Common Lies Landlords Tell

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While landlords aren’t known for being the most honest bunch of people around, most tenants have a reputation of being too gullible. Here we look at all the common lies you can expect from landlords, and how to react to them.

Always remember that landlords will try their best to get a good deal out of their tenants, but you should only proceed when you know that the commercial property best fits your needs:

Another Offer Is coming In

This is bigger than any other lie ever told. Every landlord that you deal with will always push you into action by saying that there is another offer coming in and you should probably seal the deal. While this lie can easily backfire, the addition of a third-party in the whole process spells a world of good for the landlord.

Sometimes, landlords and commercial real estate agents even push it a step further that they have received a specific offer for this amount. The amount is given to the customer as a bare minimum of what they should probably top when they give their offer.

We Re-Measured the Space

Have you noticed when a space increases in size after a due period? Well, what do the landlords say when you ask them about it? They say we re-measured the space and it came out to be more.

This is another one of the lies that your greedy landlord will throw at you. Landlords are seeking an increase in the revenue, and there is no better way to get one than through this method.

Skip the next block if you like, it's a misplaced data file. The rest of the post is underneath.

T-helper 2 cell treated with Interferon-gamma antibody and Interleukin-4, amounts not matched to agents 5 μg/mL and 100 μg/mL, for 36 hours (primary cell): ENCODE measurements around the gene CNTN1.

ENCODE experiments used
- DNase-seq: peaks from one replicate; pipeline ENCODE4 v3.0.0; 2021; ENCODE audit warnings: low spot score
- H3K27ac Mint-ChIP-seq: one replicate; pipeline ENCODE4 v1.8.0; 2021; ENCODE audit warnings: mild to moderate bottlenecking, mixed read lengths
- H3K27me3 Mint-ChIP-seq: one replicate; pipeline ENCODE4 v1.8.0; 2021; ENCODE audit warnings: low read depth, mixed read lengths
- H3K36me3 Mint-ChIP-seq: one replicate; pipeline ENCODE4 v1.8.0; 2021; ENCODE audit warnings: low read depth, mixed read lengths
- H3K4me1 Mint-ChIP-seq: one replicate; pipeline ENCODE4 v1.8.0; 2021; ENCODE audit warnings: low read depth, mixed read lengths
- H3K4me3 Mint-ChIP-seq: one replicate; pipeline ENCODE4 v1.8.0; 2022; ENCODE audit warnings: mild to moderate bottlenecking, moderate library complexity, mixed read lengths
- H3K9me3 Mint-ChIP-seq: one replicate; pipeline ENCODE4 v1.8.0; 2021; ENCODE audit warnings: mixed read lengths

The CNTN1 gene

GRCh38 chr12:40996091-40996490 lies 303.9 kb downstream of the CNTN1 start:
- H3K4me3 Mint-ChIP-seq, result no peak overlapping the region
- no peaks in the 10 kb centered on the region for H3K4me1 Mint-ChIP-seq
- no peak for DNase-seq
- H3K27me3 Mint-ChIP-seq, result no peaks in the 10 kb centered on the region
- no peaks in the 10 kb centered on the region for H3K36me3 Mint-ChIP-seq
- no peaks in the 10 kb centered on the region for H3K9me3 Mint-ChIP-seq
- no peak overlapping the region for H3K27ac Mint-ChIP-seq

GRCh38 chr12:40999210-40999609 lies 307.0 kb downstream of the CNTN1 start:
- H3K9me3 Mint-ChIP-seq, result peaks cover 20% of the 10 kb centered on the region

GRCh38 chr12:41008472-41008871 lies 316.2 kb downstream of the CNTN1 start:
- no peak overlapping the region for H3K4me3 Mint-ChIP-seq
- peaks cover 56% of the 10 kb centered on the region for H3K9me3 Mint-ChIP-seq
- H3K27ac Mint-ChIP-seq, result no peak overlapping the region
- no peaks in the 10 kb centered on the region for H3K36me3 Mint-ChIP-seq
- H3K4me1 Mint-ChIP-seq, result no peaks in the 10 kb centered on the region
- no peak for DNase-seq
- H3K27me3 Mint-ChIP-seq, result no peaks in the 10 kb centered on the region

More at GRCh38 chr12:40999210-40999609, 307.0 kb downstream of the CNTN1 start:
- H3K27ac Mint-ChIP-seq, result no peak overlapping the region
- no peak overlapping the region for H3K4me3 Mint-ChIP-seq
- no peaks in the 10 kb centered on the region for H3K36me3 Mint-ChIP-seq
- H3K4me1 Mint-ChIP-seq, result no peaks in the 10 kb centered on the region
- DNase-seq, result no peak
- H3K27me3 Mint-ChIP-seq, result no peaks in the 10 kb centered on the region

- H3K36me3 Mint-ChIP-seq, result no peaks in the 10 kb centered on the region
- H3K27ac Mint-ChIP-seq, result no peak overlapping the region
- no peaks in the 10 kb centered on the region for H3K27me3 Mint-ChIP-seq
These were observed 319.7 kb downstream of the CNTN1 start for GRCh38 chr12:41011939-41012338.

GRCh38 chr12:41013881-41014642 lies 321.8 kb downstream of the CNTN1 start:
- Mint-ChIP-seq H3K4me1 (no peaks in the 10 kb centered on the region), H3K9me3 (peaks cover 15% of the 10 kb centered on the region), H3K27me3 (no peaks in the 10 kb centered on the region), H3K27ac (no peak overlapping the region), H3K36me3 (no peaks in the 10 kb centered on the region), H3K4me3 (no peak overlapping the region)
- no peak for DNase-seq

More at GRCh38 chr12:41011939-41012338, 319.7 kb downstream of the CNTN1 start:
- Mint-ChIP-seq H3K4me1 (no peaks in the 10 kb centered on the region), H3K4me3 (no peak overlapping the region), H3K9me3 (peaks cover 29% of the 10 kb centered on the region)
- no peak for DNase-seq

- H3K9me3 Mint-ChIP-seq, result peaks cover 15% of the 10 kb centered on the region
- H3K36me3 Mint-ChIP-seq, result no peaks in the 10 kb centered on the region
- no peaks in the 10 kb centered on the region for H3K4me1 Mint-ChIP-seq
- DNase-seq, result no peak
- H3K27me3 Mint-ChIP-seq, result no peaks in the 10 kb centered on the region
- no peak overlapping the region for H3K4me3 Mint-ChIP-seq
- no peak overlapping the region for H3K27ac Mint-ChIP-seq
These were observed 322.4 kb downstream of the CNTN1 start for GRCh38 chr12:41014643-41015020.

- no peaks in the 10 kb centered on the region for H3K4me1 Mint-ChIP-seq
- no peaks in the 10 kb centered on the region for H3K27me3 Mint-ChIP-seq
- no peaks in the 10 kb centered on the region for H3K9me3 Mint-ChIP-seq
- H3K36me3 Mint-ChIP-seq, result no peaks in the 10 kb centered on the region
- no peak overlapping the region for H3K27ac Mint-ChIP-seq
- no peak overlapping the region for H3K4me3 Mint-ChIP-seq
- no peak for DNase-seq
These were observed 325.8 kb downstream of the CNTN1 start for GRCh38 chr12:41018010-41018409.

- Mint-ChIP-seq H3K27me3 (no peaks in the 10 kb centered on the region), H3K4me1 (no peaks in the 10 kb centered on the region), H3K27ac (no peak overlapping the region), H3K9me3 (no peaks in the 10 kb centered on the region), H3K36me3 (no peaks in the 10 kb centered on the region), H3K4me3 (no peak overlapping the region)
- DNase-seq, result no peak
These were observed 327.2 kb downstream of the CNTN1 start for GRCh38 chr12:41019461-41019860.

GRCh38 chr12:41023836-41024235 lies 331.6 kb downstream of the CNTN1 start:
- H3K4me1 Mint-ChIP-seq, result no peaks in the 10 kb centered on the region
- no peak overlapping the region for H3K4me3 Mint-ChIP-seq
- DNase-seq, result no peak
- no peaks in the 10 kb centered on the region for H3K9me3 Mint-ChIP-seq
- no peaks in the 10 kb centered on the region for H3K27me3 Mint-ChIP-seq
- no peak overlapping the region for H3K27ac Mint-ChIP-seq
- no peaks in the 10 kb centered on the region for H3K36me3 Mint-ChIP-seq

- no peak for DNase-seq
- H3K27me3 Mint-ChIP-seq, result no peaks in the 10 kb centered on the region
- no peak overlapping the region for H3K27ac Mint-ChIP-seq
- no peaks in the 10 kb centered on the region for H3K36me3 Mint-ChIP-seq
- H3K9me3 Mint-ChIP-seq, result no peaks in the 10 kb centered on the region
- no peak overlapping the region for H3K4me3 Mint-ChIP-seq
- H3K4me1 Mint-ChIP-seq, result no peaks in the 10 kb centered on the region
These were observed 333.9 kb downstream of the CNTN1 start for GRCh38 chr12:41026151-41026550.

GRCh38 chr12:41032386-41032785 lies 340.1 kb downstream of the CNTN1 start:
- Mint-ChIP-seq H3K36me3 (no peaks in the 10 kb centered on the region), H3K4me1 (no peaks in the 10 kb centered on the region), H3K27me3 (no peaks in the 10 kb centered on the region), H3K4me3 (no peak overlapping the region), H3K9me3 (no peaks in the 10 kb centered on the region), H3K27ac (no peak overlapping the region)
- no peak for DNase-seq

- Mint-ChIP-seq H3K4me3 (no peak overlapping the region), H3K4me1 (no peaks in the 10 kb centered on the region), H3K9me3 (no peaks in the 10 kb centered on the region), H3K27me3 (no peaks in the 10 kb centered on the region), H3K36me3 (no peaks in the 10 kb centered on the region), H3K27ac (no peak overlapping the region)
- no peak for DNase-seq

The Construction Budget Is Spot-On

Whenever you see your landlord boasting about the construction budget, you can signal them out for lying through their teeth. While landlords can often be true for mentioning the production budget and what it came out to be, this computation is often delivered to inflate the price of the rental agreement. This padded budget is designed to increase the revenue for the landlord and to make the properly look hotter.

Operating Costs Have Increased

Landlords make a list for operating costs, and more often than not they tell that the operating costs have increased, and something needs to be done about it. While you might not be able to find any discrepancy, this lie is shrouded by stuffing external heads into the column for operating costs. Landlords stuff numerous heads into the operating cost column, and try to inflate it for their own gain.

Not Seeing Your Agent

Most landlords shy away from seeing or meeting your commercial real estate agent, because the process might end up in rental cuts for you. Additionally, the agent might also make the whole agreement more tenant-friendly, which does not sit well with a landlord.

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